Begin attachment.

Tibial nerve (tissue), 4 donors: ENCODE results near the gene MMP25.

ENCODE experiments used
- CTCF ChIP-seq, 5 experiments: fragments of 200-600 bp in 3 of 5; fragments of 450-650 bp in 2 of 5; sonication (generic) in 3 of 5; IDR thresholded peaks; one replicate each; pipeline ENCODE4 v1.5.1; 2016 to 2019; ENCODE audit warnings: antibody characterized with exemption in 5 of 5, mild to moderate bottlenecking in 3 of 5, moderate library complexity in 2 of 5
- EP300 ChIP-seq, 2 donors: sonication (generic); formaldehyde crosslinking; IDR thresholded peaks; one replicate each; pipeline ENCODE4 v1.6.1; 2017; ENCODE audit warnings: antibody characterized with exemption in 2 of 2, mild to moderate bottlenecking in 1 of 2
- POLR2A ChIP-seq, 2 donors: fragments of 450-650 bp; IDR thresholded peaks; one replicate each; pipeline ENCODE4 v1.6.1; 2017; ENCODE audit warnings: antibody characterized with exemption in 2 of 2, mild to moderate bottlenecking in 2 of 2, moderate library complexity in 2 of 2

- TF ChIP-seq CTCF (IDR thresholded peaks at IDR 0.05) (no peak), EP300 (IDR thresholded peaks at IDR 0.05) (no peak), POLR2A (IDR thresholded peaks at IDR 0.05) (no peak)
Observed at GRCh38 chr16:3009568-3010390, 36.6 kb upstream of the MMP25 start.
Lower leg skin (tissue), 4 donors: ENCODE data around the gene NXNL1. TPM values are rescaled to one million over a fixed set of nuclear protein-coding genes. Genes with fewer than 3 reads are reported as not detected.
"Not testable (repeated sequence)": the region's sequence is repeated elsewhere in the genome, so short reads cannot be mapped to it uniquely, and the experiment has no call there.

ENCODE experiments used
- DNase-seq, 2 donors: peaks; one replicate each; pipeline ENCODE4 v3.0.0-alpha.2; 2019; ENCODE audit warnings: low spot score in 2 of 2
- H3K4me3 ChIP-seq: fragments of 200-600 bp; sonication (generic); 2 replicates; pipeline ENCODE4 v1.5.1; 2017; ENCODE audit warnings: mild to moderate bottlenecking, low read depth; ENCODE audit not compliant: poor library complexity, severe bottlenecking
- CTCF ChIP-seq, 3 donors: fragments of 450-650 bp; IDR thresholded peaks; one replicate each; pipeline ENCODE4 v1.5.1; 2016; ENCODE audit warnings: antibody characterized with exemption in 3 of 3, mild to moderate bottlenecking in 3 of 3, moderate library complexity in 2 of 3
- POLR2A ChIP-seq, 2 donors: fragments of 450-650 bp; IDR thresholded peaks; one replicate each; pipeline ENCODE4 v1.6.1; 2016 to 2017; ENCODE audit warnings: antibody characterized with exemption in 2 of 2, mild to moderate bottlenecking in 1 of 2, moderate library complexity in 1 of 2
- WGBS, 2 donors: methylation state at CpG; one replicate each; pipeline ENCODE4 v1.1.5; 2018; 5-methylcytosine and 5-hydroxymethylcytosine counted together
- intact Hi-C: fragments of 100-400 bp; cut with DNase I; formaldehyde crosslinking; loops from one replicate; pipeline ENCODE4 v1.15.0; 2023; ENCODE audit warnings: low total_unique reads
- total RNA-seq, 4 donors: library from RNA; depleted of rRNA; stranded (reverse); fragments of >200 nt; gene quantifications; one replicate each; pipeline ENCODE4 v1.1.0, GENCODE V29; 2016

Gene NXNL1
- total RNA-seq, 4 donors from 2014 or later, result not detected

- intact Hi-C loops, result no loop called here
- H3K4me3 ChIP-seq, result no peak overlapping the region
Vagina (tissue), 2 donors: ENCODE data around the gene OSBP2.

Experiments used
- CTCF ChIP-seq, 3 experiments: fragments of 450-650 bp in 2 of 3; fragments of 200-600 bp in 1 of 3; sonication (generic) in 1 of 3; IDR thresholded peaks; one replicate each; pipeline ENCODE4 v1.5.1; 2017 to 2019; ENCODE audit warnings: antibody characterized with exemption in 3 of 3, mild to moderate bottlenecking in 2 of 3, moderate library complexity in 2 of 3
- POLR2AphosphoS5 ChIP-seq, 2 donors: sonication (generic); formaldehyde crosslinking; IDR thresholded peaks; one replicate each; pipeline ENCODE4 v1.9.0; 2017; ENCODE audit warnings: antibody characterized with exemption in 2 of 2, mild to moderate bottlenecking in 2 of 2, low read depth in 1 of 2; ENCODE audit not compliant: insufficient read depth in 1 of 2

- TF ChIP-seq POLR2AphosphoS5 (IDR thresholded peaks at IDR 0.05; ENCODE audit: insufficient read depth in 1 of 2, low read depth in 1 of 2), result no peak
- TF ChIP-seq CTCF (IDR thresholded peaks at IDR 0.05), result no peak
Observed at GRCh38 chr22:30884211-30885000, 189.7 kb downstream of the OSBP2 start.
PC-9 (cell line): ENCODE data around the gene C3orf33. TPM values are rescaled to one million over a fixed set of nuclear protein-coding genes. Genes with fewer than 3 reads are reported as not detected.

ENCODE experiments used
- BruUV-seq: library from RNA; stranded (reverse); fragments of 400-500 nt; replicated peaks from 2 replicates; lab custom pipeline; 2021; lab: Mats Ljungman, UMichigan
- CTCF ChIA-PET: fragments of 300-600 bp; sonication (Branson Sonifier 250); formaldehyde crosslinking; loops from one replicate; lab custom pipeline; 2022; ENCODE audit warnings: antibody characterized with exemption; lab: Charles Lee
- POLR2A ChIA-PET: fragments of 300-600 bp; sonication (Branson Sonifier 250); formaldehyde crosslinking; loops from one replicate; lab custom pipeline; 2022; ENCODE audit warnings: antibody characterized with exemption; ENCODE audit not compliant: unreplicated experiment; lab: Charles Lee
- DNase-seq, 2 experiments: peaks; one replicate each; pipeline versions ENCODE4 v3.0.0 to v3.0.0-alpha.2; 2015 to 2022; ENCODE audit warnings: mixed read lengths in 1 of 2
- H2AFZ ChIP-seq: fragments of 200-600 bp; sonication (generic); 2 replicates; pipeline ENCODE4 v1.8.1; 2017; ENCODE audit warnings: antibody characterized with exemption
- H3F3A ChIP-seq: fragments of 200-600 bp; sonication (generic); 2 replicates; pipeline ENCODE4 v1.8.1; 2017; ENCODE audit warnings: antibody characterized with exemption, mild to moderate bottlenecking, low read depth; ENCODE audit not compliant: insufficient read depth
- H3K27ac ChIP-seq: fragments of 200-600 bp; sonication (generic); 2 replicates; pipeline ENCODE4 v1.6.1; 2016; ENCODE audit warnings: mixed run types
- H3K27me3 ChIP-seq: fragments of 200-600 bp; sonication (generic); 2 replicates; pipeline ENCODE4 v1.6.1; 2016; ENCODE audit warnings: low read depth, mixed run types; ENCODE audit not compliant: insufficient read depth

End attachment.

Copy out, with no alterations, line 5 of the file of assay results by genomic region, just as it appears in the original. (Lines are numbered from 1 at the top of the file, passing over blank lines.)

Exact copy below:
- POLR2A ChIP-seq, 2 donors: fragments of 450-650 bp; IDR thresholded peaks; one replicate each; pipeline ENCODE4 v1.6.1; 2017; ENCODE audit warnings: antibody characterized with exemption in 2 of 2, mild to moderate bottlenecking in 2 of 2, moderate library complexity in 2 of 2